He just got finished telling His followers not to lay up for themselves treasures on earth but rather to lay up treasures in heaven. And, as we said in a previous message, this is not a teaching against saving money or providing for one's family by a good days work. Rather it is addressing the heart and its priorities. It is how one views worldly wealth.

Spending one's life accumulating earthly wealth at the expense of serving God and His Kingdom is a sure sign that a person has their priorities out of order. And it shows that money is their master rather than their servant. Money becomes an idol. And one simply cannot serve both God and the idol of money.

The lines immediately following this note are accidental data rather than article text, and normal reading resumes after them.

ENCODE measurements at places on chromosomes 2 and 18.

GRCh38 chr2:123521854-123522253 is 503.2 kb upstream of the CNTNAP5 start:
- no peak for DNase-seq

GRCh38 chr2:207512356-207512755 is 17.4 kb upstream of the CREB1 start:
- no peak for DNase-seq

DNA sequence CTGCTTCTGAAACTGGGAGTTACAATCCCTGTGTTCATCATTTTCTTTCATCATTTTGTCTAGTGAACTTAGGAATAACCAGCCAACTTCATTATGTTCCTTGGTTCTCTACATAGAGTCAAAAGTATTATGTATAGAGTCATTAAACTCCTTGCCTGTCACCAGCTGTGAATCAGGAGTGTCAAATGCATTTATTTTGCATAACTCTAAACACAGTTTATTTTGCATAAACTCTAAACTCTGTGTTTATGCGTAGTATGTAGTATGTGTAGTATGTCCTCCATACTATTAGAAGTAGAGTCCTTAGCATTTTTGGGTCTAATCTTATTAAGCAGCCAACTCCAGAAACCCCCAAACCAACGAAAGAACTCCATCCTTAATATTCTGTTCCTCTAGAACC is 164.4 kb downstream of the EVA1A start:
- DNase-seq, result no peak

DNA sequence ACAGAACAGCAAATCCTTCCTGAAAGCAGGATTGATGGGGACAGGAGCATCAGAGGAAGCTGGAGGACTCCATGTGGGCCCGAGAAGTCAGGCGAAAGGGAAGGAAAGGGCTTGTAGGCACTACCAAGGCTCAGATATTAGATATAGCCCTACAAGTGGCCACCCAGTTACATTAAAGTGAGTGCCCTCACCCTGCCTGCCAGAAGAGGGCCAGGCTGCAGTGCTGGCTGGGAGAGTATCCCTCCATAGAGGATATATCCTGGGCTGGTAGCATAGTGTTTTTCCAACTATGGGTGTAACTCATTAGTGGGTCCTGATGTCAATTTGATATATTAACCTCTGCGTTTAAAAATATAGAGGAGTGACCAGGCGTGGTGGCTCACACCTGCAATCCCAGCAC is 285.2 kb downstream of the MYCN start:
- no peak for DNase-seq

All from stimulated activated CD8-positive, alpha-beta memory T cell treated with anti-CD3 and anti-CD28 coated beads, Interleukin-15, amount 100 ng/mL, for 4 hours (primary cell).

In the same way, worrying about your daily needs is a heart issue as well. It reveals a heart that doesn't trust your heavenly Father who loves you and wants the best for His children. It is saying that you don't think God can or will provide for you and your needs.

With these things in mind, let's look more closely at the commands of our Lord in this passage and see how we can better apply them today. Jesus' gives us several reasons not to worry. And understanding and applying them can revolutionize our lives.

I. Don't Worry Because Life is About More Than Food or Clothing (25)

The first reason Christ gives for not worrying is that life is more than just food or clothing. He tells us in verse 25 that:

"For this reason, I say to you, do not be worried about your life, as to what you will eat or what you will drink, nor for your body, as to what you will put on. Is not life more than food, and the body more than clothing? "